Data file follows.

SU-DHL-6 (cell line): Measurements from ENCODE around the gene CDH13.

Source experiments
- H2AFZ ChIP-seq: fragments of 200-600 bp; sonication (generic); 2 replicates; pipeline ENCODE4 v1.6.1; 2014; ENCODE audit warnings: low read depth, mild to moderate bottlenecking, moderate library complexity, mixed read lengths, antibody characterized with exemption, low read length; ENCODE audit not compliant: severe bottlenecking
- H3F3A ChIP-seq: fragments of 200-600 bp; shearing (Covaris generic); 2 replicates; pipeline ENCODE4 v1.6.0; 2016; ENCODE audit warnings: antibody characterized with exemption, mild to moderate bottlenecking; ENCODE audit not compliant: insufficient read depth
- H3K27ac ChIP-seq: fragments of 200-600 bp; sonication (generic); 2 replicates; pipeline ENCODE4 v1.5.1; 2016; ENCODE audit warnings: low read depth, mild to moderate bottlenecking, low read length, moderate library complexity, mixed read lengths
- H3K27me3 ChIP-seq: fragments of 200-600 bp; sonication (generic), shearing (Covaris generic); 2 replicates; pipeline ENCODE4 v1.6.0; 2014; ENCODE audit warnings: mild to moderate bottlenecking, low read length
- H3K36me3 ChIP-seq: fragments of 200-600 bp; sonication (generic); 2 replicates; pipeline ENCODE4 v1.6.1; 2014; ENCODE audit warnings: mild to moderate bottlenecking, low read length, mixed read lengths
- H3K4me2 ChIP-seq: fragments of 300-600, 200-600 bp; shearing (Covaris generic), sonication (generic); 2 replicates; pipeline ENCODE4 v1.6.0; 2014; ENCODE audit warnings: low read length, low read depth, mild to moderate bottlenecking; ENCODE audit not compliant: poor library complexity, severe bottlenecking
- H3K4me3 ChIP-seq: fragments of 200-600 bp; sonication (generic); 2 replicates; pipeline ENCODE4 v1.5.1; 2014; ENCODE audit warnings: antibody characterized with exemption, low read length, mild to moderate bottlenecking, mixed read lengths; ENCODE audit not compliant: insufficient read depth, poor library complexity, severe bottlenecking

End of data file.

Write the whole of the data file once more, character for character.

SU-DHL-6 (cell line): Measurements from ENCODE around the gene CDH13.

Source experiments
- H2AFZ ChIP-seq: fragments of 200-600 bp; sonication (generic); 2 replicates; pipeline ENCODE4 v1.6.1; 2014; ENCODE audit warnings: low read depth, mild to moderate bottlenecking, moderate library complexity, mixed read lengths, antibody characterized with exemption, low read length; ENCODE audit not compliant: severe bottlenecking
- H3F3A ChIP-seq: fragments of 200-600 bp; shearing (Covaris generic); 2 replicates; pipeline ENCODE4 v1.6.0; 2016; ENCODE audit warnings: antibody characterized with exemption, mild to moderate bottlenecking; ENCODE audit not compliant: insufficient read depth
- H3K27ac ChIP-seq: fragments of 200-600 bp; sonication (generic); 2 replicates; pipeline ENCODE4 v1.5.1; 2016; ENCODE audit warnings: low read depth, mild to moderate bottlenecking, low read length, moderate library complexity, mixed read lengths
- H3K27me3 ChIP-seq: fragments of 200-600 bp; sonication (generic), shearing (Covaris generic); 2 replicates; pipeline ENCODE4 v1.6.0; 2014; ENCODE audit warnings: mild to moderate bottlenecking, low read length
- H3K36me3 ChIP-seq: fragments of 200-600 bp; sonication (generic); 2 replicates; pipeline ENCODE4 v1.6.1; 2014; ENCODE audit warnings: mild to moderate bottlenecking, low read length, mixed read lengths
- H3K4me2 ChIP-seq: fragments of 300-600, 200-600 bp; shearing (Covaris generic), sonication (generic); 2 replicates; pipeline ENCODE4 v1.6.0; 2014; ENCODE audit warnings: low read length, low read depth, mild to moderate bottlenecking; ENCODE audit not compliant: poor library complexity, severe bottlenecking
- H3K4me3 ChIP-seq: fragments of 200-600 bp; sonication (generic); 2 replicates; pipeline ENCODE4 v1.5.1; 2014; ENCODE audit warnings: antibody characterized with exemption, low read length, mild to moderate bottlenecking, mixed read lengths; ENCODE audit not compliant: insufficient read depth, poor library complexity, severe bottlenecking